to the blog lately. This is most gratifying as I hadn't realised that
as many as three people read it regularly enough to notice that my
posting rate has fallen so badly. Sorry about that. There isn't any
special reason for it, I just haven't got around to posting anything.
I will in my next post get back to talking about my holiday in
Yangshuo. For this one let me tell you about an incident this week
which illustrates perfectly one of the major differences in teaching
in China and England.
Earlier this week I had a class in which a number of students arrived
late. As they were only a few minutes late and the lesson is only
forty-five minutes long, rather than spend a lot of time addressing it
I gave them a brief warning and sent them to their seats. One of them,
a girl of about twelve always has an attitude problem in class and she
was also eating when she came in. A few minutes later she started
fighting with one of the boys. I sent them to separate corners of the
room to separate them. When I let her sit again she immediately
started a conversation in Chinese with the girl next to her. I told
her very clearly to stop talking and her response was to echo the
warning in a mocking tone.
So far this could all be a student in in any school in the UK and,
indeed, it isn't the student's behaviour that has caused me to
comment. It's what happened next.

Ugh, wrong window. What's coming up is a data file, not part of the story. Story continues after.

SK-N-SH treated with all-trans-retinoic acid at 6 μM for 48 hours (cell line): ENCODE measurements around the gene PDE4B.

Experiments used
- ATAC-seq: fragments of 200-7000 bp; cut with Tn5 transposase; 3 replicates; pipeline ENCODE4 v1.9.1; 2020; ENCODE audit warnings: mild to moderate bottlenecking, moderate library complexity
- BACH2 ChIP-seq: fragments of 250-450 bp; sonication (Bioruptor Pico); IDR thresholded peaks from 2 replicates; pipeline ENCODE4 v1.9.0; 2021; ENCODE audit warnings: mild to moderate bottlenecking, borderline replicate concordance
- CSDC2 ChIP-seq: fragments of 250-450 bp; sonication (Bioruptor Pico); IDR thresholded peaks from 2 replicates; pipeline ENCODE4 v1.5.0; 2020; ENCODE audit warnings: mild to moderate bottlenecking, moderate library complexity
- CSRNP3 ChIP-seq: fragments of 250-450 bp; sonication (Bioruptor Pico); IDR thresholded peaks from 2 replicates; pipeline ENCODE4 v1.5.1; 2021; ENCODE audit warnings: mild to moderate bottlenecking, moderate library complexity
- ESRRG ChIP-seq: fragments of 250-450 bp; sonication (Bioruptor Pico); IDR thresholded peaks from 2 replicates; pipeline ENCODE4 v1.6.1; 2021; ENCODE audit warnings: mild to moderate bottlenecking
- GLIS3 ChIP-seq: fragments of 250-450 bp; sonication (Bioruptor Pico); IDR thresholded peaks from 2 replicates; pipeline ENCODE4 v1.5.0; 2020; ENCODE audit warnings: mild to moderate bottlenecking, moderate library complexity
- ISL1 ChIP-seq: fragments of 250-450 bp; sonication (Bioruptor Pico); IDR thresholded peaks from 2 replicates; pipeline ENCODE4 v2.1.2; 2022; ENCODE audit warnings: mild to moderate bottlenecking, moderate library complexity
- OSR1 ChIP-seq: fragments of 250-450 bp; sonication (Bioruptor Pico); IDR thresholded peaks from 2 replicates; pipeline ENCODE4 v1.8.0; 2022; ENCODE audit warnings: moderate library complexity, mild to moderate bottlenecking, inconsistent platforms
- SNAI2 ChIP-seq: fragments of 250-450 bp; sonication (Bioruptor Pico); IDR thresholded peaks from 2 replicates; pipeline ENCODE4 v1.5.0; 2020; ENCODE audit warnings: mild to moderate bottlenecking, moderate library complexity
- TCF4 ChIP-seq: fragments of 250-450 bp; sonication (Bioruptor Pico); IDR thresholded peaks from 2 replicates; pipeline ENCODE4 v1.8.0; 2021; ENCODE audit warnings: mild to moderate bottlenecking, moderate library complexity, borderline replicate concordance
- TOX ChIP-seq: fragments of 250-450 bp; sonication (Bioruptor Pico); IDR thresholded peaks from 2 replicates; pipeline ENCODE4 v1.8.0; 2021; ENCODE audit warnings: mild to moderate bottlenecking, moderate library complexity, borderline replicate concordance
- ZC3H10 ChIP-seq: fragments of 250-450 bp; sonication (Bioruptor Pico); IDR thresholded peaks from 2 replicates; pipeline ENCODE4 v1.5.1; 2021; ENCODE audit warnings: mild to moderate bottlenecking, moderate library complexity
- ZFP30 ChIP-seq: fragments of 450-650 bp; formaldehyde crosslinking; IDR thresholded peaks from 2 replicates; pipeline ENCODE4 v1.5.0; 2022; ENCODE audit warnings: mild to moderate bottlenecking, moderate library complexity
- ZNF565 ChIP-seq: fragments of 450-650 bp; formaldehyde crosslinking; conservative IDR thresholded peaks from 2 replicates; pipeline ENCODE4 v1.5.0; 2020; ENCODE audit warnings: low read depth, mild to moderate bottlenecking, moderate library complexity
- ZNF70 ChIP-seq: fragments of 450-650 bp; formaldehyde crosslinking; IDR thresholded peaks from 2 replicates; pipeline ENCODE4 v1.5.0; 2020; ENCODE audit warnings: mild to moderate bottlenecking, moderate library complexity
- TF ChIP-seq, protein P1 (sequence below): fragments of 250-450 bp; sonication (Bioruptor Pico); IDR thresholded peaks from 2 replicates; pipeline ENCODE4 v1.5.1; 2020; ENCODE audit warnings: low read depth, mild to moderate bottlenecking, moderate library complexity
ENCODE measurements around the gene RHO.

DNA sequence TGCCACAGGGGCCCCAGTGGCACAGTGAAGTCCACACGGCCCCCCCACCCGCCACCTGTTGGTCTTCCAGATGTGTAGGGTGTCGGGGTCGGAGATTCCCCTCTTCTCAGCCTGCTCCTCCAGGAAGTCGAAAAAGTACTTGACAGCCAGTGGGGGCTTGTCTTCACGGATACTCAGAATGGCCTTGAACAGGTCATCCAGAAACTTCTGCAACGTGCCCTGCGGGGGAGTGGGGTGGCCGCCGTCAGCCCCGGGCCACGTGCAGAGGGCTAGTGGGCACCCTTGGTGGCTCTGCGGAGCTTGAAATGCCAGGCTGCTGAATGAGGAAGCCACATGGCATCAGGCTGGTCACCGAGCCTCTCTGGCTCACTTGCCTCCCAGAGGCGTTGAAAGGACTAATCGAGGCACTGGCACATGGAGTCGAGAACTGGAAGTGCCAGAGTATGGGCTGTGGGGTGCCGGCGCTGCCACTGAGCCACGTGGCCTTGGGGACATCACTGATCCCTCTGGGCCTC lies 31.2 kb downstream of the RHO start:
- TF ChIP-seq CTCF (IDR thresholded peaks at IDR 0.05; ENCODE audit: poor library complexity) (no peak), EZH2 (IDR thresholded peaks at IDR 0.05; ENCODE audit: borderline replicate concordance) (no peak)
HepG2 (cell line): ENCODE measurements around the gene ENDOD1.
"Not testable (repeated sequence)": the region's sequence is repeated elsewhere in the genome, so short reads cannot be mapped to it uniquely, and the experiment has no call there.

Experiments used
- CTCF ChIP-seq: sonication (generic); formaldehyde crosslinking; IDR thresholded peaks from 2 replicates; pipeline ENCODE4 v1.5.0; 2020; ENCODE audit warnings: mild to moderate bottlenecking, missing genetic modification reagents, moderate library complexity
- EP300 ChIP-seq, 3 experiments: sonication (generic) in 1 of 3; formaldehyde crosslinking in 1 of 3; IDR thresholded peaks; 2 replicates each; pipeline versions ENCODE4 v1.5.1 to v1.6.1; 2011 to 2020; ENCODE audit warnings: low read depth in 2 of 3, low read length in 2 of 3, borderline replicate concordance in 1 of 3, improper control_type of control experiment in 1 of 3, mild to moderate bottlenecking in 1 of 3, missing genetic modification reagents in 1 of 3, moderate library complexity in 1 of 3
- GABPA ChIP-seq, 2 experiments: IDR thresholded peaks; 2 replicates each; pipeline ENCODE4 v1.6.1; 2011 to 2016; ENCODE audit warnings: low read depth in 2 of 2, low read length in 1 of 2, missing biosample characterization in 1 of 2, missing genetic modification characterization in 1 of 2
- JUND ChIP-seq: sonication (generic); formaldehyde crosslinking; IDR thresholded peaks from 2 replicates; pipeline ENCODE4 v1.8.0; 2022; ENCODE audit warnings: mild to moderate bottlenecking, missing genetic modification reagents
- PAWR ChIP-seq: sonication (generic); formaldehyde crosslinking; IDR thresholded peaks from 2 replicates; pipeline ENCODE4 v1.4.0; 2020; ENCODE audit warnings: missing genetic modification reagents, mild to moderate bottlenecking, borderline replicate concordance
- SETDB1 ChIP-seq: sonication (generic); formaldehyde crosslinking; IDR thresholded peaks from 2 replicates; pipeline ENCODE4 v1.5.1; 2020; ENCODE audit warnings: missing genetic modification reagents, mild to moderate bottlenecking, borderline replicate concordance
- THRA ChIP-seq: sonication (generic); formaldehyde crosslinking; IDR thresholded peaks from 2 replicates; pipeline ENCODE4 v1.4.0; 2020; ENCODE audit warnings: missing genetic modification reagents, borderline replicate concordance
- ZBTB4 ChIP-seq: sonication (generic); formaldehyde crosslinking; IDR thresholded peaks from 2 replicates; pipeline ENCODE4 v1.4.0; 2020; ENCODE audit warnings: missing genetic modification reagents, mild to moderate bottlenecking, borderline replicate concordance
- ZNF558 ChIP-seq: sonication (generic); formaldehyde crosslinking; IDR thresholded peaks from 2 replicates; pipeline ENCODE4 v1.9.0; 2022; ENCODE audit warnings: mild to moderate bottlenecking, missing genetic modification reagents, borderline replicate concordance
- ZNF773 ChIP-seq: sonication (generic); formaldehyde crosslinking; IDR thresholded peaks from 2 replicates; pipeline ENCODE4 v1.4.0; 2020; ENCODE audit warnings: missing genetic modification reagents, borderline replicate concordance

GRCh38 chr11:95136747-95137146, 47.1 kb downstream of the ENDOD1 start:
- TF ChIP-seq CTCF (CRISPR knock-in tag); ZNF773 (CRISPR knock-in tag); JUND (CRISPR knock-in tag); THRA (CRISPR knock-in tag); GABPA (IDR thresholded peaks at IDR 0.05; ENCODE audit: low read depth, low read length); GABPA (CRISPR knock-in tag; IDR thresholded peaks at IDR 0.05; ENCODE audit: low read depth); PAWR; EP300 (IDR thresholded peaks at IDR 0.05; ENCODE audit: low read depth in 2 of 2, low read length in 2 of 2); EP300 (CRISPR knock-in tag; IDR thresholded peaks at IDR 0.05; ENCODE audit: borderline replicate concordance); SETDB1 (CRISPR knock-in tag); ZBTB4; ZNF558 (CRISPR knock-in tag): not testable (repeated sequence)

As she was clearly taking no notice of me at the end of the lesson I
took her to the office to be spoken to by her Chinese English teacher.
This teacher shouted at her quite sternly and then telephoned her
class teacher who came to the office and shouted at her some
more...and gave her a series of extremely hard open handed slaps
across the face. Hard enough to leave the face a stinging shade of
red. Hard enough that they rocked her on her feet.
I was stunned. If any teacher in the west did that they would lose
their job immediately. They would probably arrested for assault and be
put on a child protection register. This isn't meant as a criticism of
the teachers involved. This kind of punishment is perfectly normal.
Commonplace, even. There were five other teachers present and not one
of them reacted at all. It's such a normal thing that it's not even
worthy of comment for them. It sits very uncomfortably with us though.
The girl had been a pain in the arse in class and had needed to be
spoken to but I hadn't expected her to receive a physical beating for
it. If I had realised that she would, then I probably wouldn't have
taken her to the office at all. It's made me rethink my policy of
threatening them with their class teachers as a threat I'm not
prepared to carry out is no threat at all.
Last week I had witnessed something else in the office that was also
pertinent. The junior students had been given a dictation test in
their Chinese English class and most of them had done very badly. I
saw some of the papers and they were very poor indeed. However, for
us, a failure of so many students wouldn't be looked at as a failure
of learning it would be looked at as a failure of teaching. The
response here though was to call ALL of the failed students into the
office and give each one a few sharp raps across the palm of the hand
with a heavy ruler. Dozens of them were lined up and punished in this
way. FOR FAILING A TEST!
I sort of understand, without in the least condoning, why you might
use physical punishment for discipline issues, but for failing a test?
It really is a different educational world.